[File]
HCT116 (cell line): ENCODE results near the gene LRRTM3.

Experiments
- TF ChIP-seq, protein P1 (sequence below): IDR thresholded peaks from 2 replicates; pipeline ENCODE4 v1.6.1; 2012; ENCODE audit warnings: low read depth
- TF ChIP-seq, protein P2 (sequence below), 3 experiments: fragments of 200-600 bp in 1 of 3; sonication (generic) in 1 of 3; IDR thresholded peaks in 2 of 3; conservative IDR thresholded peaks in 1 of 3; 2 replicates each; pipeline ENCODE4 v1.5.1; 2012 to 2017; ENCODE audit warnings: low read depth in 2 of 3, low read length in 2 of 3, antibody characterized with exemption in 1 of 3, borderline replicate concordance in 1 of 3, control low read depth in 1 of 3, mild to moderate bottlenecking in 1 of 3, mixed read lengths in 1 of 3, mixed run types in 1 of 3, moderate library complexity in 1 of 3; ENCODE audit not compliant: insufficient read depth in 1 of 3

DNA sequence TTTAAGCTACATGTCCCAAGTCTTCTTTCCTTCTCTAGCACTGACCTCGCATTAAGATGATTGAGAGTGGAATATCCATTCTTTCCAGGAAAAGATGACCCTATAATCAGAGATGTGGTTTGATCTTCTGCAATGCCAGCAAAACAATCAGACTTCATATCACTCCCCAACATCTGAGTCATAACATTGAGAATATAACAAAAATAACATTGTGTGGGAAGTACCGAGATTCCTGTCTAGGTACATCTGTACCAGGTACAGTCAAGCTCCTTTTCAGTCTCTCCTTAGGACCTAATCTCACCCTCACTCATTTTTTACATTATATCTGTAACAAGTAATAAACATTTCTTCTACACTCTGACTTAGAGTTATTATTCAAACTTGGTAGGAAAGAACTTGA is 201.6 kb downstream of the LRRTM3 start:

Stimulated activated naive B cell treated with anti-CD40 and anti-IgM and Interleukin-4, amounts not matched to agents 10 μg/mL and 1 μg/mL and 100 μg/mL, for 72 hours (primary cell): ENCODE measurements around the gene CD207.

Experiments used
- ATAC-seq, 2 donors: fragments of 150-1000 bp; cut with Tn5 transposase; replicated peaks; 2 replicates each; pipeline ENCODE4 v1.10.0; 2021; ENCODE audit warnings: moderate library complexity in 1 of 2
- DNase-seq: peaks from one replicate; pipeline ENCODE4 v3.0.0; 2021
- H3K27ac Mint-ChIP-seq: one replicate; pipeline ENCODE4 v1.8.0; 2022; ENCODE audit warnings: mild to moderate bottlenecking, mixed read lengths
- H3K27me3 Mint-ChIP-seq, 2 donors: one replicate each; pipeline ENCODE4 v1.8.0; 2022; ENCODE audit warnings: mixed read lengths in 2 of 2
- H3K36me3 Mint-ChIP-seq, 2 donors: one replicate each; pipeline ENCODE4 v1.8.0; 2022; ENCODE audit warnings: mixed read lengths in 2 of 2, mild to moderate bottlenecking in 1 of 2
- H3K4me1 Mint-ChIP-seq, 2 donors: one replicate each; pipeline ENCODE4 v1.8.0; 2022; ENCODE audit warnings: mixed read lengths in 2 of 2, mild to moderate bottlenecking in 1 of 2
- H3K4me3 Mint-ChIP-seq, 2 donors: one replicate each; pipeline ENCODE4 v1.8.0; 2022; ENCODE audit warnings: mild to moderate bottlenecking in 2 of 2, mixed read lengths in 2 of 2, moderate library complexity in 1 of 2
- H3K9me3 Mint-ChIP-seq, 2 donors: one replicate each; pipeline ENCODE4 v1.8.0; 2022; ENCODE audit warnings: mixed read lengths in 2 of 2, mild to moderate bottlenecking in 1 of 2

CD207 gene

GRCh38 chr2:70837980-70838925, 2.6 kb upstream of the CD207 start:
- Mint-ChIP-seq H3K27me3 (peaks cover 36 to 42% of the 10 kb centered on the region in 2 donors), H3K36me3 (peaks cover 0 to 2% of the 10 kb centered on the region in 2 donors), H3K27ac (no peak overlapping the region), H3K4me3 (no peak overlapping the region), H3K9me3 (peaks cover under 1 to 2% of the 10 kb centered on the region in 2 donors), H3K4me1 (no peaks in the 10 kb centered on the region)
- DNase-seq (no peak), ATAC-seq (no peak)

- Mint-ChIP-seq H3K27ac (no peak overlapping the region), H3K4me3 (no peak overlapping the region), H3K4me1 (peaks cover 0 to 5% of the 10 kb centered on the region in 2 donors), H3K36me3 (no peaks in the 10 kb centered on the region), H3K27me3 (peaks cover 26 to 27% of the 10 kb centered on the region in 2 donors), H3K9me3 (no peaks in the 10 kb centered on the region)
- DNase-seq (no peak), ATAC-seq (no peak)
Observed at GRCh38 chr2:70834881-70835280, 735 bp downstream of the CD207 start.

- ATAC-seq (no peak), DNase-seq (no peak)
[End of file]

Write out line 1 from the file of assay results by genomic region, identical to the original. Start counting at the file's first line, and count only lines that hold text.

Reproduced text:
HCT116 (cell line): ENCODE results near the gene LRRTM3.